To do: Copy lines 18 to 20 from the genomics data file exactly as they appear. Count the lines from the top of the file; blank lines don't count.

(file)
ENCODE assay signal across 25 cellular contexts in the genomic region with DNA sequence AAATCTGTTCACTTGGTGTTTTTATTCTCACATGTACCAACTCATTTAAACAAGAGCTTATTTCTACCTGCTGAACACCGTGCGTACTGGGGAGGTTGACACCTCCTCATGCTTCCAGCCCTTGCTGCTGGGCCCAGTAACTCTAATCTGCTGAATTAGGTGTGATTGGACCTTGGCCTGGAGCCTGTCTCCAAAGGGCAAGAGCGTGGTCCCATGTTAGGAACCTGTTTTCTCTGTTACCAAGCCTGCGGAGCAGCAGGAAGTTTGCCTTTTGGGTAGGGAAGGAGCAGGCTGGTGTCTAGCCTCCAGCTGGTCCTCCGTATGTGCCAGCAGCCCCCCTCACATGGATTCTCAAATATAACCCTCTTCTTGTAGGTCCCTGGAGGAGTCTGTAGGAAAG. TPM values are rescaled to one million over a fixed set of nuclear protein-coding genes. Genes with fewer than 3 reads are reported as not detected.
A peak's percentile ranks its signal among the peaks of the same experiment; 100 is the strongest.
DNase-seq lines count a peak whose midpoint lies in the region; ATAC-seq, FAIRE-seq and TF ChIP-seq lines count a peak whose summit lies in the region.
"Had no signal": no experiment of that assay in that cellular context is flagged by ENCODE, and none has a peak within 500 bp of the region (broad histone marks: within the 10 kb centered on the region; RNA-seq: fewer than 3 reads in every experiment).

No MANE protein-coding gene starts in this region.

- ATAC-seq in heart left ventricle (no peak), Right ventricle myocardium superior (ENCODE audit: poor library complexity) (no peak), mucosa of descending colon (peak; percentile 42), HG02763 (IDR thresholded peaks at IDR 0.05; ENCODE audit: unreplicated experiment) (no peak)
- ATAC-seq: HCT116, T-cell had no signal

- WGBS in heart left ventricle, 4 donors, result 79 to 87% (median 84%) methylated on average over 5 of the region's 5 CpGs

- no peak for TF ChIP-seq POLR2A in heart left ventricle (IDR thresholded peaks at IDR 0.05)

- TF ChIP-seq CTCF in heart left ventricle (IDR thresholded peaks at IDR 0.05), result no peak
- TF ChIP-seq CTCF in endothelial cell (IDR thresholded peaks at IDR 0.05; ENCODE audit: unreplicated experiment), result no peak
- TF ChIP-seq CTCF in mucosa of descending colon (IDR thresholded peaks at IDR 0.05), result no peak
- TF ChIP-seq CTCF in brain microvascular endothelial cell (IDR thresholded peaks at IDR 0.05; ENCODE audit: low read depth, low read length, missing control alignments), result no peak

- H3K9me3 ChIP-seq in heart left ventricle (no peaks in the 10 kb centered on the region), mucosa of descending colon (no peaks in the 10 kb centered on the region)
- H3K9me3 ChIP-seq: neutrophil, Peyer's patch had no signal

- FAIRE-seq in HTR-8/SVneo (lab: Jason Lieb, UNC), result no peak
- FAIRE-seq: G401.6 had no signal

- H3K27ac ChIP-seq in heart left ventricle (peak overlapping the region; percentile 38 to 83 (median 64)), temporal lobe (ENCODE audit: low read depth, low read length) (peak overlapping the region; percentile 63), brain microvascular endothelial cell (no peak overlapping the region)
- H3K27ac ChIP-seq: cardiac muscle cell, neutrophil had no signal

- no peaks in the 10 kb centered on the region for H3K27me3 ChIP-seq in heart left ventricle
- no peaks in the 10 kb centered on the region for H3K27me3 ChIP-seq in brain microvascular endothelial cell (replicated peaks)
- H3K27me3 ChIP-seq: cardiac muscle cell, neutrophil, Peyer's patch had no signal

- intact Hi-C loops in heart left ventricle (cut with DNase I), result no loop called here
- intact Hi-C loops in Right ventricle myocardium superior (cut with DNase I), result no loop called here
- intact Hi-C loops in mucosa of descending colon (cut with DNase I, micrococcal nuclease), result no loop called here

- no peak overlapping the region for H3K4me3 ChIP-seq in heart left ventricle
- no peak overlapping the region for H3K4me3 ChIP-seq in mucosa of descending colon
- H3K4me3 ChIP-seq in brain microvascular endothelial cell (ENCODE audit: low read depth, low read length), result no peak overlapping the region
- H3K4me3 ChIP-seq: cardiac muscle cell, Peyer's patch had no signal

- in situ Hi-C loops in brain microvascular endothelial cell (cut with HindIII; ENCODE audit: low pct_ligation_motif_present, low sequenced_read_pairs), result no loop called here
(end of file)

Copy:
- H3K27ac ChIP-seq in heart left ventricle (peak overlapping the region; percentile 38 to 83 (median 64)), temporal lobe (ENCODE audit: low read depth, low read length) (peak overlapping the region; percentile 63), brain microvascular endothelial cell (no peak overlapping the region)
- H3K27ac ChIP-seq: cardiac muscle cell, neutrophil had no signal

- no peaks in the 10 kb centered on the region for H3K27me3 ChIP-seq in heart left ventricle